Haitians on Sunday remembered the victims of the massive earthquake that killed more than 100,000 people a decade ago, although the ceremony was marked by a protest against political mismanagement now and then.
President Jovenel Moise laid flowers at a memorial to the victims at a cemetery outside Port-au-Prince, joined by clergy, officials from his government and foreign ambassadors.
“The earthquake of January 12, 2010 left deep and indelible scars in the memory of an entire people,” he said.
The 7.0 magnitude quake that hit Haiti’s capital and surrounding areas just before 5 p.m. left a death toll ranging from around 100,000 to more than 300,000 people. Thousands still don’t have adequate shelter a decade later, and the long-term quake response is widely seen as a failure by both the Haitian government and foreign governments and aid groups.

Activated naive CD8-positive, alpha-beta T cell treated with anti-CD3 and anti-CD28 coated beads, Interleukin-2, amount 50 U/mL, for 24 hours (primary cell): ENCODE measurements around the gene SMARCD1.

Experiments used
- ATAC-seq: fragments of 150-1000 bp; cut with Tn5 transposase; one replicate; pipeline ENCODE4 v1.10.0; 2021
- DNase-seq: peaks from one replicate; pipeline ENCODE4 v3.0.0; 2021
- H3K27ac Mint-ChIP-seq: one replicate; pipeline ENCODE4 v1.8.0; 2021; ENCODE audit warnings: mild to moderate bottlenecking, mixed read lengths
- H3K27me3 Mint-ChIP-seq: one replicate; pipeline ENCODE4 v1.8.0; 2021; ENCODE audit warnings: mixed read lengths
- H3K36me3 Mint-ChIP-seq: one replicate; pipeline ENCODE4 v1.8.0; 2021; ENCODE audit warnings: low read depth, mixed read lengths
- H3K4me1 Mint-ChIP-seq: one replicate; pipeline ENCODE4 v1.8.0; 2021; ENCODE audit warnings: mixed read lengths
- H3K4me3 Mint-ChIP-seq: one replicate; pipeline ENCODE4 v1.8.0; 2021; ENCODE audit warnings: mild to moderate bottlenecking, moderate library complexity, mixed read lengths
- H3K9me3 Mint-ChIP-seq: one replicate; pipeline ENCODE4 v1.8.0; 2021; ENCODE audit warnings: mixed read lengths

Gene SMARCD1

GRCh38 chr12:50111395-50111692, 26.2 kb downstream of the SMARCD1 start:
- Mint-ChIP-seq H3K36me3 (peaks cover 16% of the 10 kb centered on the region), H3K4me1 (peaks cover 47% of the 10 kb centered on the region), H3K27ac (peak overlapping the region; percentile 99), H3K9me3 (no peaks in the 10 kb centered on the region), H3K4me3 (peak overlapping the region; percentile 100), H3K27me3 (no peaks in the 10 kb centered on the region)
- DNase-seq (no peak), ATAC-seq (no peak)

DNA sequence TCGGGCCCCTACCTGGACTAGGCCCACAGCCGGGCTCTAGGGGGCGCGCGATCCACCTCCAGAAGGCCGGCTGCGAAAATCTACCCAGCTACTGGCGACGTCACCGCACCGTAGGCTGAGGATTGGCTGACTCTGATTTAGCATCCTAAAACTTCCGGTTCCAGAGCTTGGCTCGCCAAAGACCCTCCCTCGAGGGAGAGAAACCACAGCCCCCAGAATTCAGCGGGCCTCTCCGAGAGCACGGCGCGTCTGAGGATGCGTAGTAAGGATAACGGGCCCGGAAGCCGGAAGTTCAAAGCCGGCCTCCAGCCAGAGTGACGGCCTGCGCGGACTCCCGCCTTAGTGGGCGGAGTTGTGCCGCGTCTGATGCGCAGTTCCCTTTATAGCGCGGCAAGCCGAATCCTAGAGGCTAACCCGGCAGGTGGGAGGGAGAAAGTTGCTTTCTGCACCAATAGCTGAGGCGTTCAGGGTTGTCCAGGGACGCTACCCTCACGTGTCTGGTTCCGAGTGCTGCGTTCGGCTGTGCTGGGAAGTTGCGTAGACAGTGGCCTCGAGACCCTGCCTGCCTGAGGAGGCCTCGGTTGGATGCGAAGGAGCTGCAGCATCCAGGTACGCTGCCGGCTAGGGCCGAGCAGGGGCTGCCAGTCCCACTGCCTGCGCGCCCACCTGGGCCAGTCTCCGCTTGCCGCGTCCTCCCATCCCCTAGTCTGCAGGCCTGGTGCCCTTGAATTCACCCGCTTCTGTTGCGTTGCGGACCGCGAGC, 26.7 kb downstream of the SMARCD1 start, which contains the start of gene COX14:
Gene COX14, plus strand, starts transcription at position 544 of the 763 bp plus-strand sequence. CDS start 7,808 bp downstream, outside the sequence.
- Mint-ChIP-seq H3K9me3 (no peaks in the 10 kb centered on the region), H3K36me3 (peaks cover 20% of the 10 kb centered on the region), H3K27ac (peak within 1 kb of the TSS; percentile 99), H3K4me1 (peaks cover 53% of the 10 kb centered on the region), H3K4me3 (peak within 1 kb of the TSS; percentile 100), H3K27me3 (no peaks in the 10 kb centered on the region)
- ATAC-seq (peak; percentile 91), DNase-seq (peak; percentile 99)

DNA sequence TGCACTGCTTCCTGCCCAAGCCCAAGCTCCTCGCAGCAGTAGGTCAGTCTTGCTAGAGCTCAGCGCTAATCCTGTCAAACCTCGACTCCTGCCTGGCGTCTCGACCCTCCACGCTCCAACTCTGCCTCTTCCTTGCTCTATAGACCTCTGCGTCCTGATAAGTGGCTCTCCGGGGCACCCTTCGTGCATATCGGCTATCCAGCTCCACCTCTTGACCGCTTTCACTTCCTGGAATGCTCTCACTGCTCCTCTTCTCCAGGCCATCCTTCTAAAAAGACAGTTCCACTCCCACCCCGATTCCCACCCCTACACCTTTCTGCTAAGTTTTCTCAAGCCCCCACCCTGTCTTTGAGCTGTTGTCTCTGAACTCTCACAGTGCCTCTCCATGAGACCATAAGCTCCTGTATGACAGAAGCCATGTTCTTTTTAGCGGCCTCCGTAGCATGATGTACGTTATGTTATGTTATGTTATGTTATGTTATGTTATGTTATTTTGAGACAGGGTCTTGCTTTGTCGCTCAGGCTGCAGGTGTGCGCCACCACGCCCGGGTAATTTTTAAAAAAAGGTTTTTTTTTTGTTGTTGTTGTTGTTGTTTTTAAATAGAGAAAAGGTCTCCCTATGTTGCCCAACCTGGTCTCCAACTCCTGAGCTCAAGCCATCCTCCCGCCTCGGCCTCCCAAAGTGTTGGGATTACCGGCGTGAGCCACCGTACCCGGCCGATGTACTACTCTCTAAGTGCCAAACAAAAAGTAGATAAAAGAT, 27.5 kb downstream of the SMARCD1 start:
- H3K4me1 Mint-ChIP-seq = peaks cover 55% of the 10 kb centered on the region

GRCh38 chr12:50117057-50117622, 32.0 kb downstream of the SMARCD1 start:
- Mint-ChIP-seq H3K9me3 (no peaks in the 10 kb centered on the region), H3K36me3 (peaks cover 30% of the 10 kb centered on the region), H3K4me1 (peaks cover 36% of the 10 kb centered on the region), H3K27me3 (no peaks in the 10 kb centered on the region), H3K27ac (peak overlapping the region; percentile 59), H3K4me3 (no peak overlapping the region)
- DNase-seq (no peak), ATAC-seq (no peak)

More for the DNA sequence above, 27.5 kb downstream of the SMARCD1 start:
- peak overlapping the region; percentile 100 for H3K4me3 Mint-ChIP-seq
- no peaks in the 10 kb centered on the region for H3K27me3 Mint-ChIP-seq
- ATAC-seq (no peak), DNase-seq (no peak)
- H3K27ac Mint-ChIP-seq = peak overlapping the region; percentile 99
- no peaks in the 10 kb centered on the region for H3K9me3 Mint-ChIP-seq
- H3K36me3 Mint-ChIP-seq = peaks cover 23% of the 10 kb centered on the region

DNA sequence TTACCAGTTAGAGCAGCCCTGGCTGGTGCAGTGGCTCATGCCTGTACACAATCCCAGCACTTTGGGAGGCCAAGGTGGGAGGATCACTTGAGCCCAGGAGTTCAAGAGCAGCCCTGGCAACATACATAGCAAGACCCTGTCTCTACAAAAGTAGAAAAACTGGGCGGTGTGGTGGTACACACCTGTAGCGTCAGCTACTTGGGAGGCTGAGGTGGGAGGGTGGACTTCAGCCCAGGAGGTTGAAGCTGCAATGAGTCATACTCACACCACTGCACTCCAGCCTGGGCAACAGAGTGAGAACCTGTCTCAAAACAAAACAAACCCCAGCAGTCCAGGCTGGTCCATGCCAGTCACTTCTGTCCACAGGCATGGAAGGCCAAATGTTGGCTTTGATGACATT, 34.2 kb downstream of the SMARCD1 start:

Marie-Andre Michelle 42, said her children, aged 15 and 18, had died in the quake and even though she didn’t know if they were buried at St. Christophe cemetery, she had saved to buy flowers to leave at the memorial in their honour.
“‘I am not sure if my kids are on this site. Bodies were picked up from the hospital like animals,” she said. “‘God only knows where they are now.”
A small group of protesters led by well-known Haitian comedian Mathias Dandor were pushed back from the ceremony by police, but reached the memorial afterwards and destroyed the wreath of white flowers left by Moise, leaving their own in its place.
They said they were protesting years of government mismanagement, including Moise’s failure to take on corruption or improve the economy or security.
“The negligence of the state has cost thousands of people their lives,” Dandor said.